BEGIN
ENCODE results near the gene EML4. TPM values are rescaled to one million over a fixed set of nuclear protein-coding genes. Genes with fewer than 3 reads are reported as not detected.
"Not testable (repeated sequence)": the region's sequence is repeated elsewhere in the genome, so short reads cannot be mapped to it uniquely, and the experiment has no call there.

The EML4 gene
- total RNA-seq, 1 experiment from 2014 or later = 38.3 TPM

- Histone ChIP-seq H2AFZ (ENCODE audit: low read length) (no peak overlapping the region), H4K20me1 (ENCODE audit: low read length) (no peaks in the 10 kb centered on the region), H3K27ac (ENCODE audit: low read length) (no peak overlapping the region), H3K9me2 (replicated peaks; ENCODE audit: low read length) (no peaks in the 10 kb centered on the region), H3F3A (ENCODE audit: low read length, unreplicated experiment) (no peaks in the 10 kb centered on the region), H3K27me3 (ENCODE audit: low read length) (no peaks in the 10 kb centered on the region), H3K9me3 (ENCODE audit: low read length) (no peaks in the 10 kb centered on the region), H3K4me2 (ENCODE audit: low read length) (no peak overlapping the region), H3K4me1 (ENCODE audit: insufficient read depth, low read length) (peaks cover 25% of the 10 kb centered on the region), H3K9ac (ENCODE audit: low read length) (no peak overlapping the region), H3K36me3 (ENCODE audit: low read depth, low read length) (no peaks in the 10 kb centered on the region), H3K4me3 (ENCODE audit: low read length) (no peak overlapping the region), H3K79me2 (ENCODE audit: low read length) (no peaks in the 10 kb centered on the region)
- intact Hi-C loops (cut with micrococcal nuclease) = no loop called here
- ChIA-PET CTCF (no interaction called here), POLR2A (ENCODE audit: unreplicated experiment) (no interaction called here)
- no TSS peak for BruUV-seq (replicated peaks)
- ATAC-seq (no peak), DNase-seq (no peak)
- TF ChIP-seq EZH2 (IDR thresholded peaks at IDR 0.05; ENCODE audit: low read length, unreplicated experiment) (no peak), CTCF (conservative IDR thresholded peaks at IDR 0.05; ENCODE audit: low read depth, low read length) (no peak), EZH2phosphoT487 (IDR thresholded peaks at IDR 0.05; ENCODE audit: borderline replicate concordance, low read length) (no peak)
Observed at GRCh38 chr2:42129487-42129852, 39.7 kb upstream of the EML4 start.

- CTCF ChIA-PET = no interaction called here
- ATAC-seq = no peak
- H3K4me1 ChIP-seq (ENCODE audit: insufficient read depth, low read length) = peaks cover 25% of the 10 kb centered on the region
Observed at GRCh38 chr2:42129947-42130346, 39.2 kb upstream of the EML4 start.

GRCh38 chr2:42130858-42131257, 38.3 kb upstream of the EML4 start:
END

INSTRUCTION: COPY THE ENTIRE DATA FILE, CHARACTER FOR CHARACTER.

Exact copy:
ENCODE results near the gene EML4. TPM values are rescaled to one million over a fixed set of nuclear protein-coding genes. Genes with fewer than 3 reads are reported as not detected.
"Not testable (repeated sequence)": the region's sequence is repeated elsewhere in the genome, so short reads cannot be mapped to it uniquely, and the experiment has no call there.

The EML4 gene
- total RNA-seq, 1 experiment from 2014 or later = 38.3 TPM

- Histone ChIP-seq H2AFZ (ENCODE audit: low read length) (no peak overlapping the region), H4K20me1 (ENCODE audit: low read length) (no peaks in the 10 kb centered on the region), H3K27ac (ENCODE audit: low read length) (no peak overlapping the region), H3K9me2 (replicated peaks; ENCODE audit: low read length) (no peaks in the 10 kb centered on the region), H3F3A (ENCODE audit: low read length, unreplicated experiment) (no peaks in the 10 kb centered on the region), H3K27me3 (ENCODE audit: low read length) (no peaks in the 10 kb centered on the region), H3K9me3 (ENCODE audit: low read length) (no peaks in the 10 kb centered on the region), H3K4me2 (ENCODE audit: low read length) (no peak overlapping the region), H3K4me1 (ENCODE audit: insufficient read depth, low read length) (peaks cover 25% of the 10 kb centered on the region), H3K9ac (ENCODE audit: low read length) (no peak overlapping the region), H3K36me3 (ENCODE audit: low read depth, low read length) (no peaks in the 10 kb centered on the region), H3K4me3 (ENCODE audit: low read length) (no peak overlapping the region), H3K79me2 (ENCODE audit: low read length) (no peaks in the 10 kb centered on the region)
- intact Hi-C loops (cut with micrococcal nuclease) = no loop called here
- ChIA-PET CTCF (no interaction called here), POLR2A (ENCODE audit: unreplicated experiment) (no interaction called here)
- no TSS peak for BruUV-seq (replicated peaks)
- ATAC-seq (no peak), DNase-seq (no peak)
- TF ChIP-seq EZH2 (IDR thresholded peaks at IDR 0.05; ENCODE audit: low read length, unreplicated experiment) (no peak), CTCF (conservative IDR thresholded peaks at IDR 0.05; ENCODE audit: low read depth, low read length) (no peak), EZH2phosphoT487 (IDR thresholded peaks at IDR 0.05; ENCODE audit: borderline replicate concordance, low read length) (no peak)
Observed at GRCh38 chr2:42129487-42129852, 39.7 kb upstream of the EML4 start.

- CTCF ChIA-PET = no interaction called here
- ATAC-seq = no peak
- H3K4me1 ChIP-seq (ENCODE audit: insufficient read depth, low read length) = peaks cover 25% of the 10 kb centered on the region
Observed at GRCh38 chr2:42129947-42130346, 39.2 kb upstream of the EML4 start.

GRCh38 chr2:42130858-42131257, 38.3 kb upstream of the EML4 start: